A peek inside the unfinished Lakewood restaurant yesterday revealed a team in preparation for the opening—the kitchen smelled of star anise—and a space that is familiar and also utterly changed. There are no low stools and low-hanging lanterns to make you feel you’re in a ship’s hold. The once-communal tables are now separated into two-tops and four-tops. The bar, which now feels like a proper bar, has four seats, where you can sip cocktails. The dining room, which Krstic and his wife decorated themselves, has the feeling of a living room, with art by local artists and knick-knacks from antique stores, including a needlepoint canvas reminiscent of the ones Krstic’s grandmother stitched in Serbia. The warm tones of cloth lampshades with brass bases and butterscotch seats of bistro chairs echo those of the honey-toned parquet and brick. Krstic has placed his own cookbooks around the window ledge.
The whole reminds him of the small, equally hole-in-the-wall cafes and restaurants he knew in Belgrade. (In fact, if he had his way, there would be a bookcase.) He’s created a neo-bistro that’s intimate in a different way—personal, not simply sparse in square footage. More importantly, the unifying principle is no longer a purported Asian motif, but rather a personal vein. In many ways, this is the direction he’s been going all along, searching for himself and pulling on many influences. Now, his collection is as eclectic as he is.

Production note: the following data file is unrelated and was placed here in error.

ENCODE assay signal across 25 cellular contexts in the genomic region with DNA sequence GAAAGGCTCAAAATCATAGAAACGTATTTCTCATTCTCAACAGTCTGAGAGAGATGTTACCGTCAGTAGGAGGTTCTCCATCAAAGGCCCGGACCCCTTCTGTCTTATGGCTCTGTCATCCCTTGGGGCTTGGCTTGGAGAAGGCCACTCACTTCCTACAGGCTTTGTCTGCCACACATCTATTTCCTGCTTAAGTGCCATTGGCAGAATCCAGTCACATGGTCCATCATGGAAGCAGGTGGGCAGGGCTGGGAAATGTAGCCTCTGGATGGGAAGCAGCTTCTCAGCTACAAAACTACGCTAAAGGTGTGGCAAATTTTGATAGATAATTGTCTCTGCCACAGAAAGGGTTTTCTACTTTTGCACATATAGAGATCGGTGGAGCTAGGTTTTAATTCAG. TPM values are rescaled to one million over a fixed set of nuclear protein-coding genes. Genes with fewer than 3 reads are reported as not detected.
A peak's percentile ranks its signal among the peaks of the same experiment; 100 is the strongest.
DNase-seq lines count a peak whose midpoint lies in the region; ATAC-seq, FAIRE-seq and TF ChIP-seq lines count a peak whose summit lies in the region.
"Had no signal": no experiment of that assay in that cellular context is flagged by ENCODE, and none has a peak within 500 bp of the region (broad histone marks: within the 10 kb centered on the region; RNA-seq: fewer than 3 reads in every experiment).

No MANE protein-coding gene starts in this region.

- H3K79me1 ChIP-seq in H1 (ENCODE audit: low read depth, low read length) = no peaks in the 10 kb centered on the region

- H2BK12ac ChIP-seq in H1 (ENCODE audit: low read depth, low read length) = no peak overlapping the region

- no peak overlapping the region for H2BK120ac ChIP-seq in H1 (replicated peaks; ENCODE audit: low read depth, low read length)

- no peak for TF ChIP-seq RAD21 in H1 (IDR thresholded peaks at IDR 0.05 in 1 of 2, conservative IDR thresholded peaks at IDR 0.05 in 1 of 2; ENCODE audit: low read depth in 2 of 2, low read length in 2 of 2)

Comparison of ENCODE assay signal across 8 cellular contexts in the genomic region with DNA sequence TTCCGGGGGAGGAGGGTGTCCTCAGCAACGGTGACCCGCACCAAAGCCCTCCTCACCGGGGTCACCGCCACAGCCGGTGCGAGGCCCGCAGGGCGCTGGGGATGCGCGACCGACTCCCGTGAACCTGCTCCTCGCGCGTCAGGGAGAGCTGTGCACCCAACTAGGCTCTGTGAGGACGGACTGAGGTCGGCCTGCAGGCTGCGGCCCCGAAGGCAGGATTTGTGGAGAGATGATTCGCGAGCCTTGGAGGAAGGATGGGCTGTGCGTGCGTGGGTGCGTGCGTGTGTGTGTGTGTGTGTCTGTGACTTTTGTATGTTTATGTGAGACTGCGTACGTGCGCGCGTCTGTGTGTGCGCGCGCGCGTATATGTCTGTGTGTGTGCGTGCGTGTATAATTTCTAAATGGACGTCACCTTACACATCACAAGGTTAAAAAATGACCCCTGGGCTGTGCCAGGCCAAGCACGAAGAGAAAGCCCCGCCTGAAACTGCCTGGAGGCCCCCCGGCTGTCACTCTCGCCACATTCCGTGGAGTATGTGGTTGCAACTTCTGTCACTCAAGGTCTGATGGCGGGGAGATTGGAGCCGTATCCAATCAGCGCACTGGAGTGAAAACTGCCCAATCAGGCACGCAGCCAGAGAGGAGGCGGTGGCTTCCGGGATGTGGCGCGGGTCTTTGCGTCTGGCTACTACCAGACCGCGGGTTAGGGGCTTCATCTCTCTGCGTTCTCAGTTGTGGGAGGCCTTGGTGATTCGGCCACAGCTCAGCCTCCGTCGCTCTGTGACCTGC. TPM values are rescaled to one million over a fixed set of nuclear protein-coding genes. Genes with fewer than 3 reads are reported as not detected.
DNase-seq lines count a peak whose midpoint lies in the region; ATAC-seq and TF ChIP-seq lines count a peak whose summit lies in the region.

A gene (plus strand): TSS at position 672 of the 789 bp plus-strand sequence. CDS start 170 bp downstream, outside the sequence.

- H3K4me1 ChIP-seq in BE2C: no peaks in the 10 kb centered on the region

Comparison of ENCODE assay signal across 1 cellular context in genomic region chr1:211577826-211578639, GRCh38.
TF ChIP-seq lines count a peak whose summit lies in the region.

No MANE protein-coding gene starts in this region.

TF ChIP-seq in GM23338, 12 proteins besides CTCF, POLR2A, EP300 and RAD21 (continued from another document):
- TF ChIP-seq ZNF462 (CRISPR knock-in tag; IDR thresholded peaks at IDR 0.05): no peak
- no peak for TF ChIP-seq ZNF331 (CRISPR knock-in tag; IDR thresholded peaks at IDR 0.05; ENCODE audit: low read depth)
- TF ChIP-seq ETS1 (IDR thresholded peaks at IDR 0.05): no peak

On your first visit back to Lakewood, you might consider starting with the sultry, smoky confit leeks stuffed with rice and flecks of blue crab. When he first took over Mot Hai Ba in 2015, “that’s the first dish I did that was mine,” he says. It’s time to serve them now in a place that “now [feels] like my place and my home.”
Across town, at Victory Park, things are just as rebooted. Krstic put in a modern décor that was suited his style from the start: moody and modern with dark wood surfaces and areas of light dividing the vast space into sections.